Rights: The University of Waikato Published 21 July 2007 Download

Dr Ashton Peters from the University of Canterbury talks about how they can use the surface motion of a breast to determine what the internal stiffness is like.

Ashton’s role on the DIET project is to take surface motion information and convert this, using software he has written, into a description of the stiffness within the breast. Hotspots of increased stiffness on the images they produce could point to abnormalities, such as tumours.


My specific role within the DIET research is taking the surface motion information that we can capture, ideally from the surface of a breast and converting that information into a description of stiffness within the breast and hopefully when we look at that stiffness description we can then see where the tumours are based on their stiffness.

I have software programmes that I have written and what they do is they look to convert the surface motion that we have measured into stiffness information, and the way that we do that, is pretty simple really, it’s essentially a guess and check sort of approach, where we guess a stiffness distribution and we use a computer model to calculate if that was the stiffness distribution, what would the surface motion look like. And then we compare that to what is the actual surface motion that we measure and then based on how they are different we update our guess of the stiffness and then we simulate again, and we check is that close to what we actually measured. It’s called an iterative process, and we keep going through that, for several hundred times, and at the end of it we have a stiffness distribution, a guess, that we’ve refined and that guess hopefully shows a very close match to what we measured on the real model, or the breast, and then we know that we have the correct stiffness distribution.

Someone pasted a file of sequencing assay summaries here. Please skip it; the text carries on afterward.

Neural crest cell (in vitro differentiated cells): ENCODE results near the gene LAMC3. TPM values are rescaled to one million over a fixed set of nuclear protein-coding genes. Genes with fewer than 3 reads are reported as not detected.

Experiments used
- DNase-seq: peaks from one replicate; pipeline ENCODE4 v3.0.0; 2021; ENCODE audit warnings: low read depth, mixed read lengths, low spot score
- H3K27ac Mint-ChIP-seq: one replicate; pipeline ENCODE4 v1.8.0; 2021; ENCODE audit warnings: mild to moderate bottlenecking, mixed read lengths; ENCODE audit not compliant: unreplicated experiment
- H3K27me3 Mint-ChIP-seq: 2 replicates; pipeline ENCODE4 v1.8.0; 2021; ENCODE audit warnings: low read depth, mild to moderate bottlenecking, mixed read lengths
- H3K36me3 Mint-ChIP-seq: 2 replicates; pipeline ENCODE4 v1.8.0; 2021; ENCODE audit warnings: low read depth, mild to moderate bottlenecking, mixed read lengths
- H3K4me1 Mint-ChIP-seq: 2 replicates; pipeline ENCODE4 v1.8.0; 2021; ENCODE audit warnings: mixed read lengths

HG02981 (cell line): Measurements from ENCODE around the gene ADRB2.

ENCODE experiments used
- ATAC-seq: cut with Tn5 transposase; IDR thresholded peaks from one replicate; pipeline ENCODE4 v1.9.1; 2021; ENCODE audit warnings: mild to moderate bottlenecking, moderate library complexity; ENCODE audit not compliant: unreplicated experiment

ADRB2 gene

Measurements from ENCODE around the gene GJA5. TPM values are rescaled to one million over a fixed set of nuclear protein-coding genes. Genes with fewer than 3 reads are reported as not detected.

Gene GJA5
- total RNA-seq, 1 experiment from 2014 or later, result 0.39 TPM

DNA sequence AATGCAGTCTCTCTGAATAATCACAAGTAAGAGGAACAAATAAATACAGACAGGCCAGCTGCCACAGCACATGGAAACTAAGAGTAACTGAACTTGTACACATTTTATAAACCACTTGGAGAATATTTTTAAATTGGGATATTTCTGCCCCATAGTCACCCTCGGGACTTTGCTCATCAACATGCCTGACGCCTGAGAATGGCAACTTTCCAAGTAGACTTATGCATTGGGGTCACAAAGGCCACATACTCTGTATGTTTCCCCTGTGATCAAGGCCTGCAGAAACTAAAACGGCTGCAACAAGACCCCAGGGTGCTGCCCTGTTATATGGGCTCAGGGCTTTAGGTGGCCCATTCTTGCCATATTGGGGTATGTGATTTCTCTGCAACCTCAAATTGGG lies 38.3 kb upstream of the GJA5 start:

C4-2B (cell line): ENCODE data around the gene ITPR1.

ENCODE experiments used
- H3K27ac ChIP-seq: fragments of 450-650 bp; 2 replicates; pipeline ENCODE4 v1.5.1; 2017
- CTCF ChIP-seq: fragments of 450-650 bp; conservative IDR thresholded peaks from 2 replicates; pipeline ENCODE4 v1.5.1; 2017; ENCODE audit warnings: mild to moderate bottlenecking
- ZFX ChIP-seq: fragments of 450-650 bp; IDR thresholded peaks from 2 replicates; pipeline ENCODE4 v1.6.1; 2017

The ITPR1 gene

Ideally the final system would be able to take any type of breast, and any type of breast tissue, because breast tissue does vary with age and things like that between people. So we would have a system that can take any breast tissue that we are not sure what the values are, and we can apply this system to it, and we can get from the software, we can get a picture, a three dimensional picture of what the stiffness is like within the breast and we can look through that picture and try and find essentially the hotspots, where is the stiffness high, and hopefully that high stiffness would correspond with an abnormality like a tumour.